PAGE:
This past weekend, first-year students embarked on a retreat in order to help acclimate themselves to college life and to build a sense of community with their fellow peers.
Hosted by Campus Ministry and the Campus Minister for Retreats, Fiona Shovlin, this event seeks to give first-year students time to take a break and reflect upon their adjustment to their new surroundings and environment in the University community. As per Shovlin, “For a lot of first-year students, the college transition can be tough, but through Escape, our hope is that they may be able to find other students that are similarly trying to figure out what Fairfield means to them.”
The retreat took place in Ivoryton, Conn. at the Incarnation Center, where students were given the opportunity to take in the fresh air and open surroundings, sit around campfires and participate in many outdoor activities aimed at building community. While having the opportunity to get away from the stresses and woes often associated with the college experience, first-year students got the chance to simply get to know one another and find common ground. During the retreat, students were able to not only reflect on their transition to college, but as one of the student leaders, Kristen Yost ‘19 said, first-year students were also able “to explore their faith in college and meet people with similar interests as them.”
One of the first-year students who took part in the escape retreat, Thomas Leclaire ‘21, alluded that he felt as though it was “a great experience led by great leaders who were very helpful in assisting the first-years with the huge adjustment that we were all experiencing.”
In terms of specifics as to what events happened at the retreat, according to Shovlin, “Not only will they be reflecting and learning about themselves and others, but they’ll have some ropes course activities, an opportunity to canoe and eat some s’mores by a campfire.” Through these team-building activities, the hope was that students would be able to realize that they are not alone in terms of homesickness and be able to forge connections with others that are feeling the same exact way.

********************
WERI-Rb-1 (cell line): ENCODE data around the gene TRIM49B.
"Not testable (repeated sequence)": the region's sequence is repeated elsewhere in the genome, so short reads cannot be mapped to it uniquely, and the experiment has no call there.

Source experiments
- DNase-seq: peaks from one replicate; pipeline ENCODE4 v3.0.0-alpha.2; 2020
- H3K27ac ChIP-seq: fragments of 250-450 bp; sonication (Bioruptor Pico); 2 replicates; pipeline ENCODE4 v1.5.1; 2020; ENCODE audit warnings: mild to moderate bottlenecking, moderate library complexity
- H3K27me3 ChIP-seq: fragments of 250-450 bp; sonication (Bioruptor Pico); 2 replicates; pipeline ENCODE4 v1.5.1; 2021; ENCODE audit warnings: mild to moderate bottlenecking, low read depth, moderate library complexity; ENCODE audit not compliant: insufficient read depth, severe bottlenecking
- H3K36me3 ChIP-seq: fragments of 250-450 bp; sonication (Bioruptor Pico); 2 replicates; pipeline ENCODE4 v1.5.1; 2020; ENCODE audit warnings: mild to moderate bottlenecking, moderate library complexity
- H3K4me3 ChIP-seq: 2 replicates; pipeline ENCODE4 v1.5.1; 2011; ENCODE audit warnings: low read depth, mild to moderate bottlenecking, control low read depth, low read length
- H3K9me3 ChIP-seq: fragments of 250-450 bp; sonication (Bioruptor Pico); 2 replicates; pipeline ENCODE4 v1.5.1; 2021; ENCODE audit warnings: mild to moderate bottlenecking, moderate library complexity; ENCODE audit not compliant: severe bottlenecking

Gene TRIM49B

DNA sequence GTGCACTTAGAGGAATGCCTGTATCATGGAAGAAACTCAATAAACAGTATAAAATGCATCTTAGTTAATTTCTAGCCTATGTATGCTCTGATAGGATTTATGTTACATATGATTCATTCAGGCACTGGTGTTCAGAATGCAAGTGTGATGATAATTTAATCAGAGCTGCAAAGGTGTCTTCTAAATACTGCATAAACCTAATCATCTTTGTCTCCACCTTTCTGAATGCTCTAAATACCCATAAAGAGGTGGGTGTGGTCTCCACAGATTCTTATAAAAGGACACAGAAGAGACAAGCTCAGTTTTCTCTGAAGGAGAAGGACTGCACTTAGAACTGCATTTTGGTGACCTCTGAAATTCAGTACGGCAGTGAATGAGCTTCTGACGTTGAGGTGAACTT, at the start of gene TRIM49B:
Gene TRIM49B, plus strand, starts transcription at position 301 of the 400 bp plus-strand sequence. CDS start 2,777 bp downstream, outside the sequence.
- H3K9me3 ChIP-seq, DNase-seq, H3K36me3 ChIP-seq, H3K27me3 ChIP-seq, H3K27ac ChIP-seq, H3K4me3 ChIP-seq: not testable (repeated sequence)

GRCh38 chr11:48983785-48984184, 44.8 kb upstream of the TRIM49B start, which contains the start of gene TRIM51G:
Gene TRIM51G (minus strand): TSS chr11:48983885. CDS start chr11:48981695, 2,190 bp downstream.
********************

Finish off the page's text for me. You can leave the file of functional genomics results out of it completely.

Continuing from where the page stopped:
This year, in particular, was different from previous years in terms of the overall format of the retreat. Shovlin made it a point that, “We’ve made some changes this year to the structure in the retreat to more intentionally focus on Jesuit values and how they can relate to the students’ lives.” In particular, these changes involved a stronger incorporation of the core Jesuit values, cura personalis and magis. Student leaders on the retreat, according to Shovlin, demonstrate “what it means to be people with and for others, as well as how to be a contemplative in action.”
Yost believes that, “The retreat was very successful in terms of community building. We facilitated games and had small groups in order for first-years to get to know each other better and make more friends. They are able to get to know others on a deeper level instead of from programs.” Additionally, Yost added that “the experience for me as a student leader was successful and rewarding. As the director, it was great seeing the small group leaders facilitate discussion amongst their students and see their small group connect. Watching the 65 first-year students connecting and bonding with each other was the most rewarding part of the experience.”
Shovlin aimed for a stronger adherence to the core Jesuit values in order to create a space that ultimately facilitates reflection among students, as well as the feeling of community that they will be able to bring back to campus following the weekend escape retreat.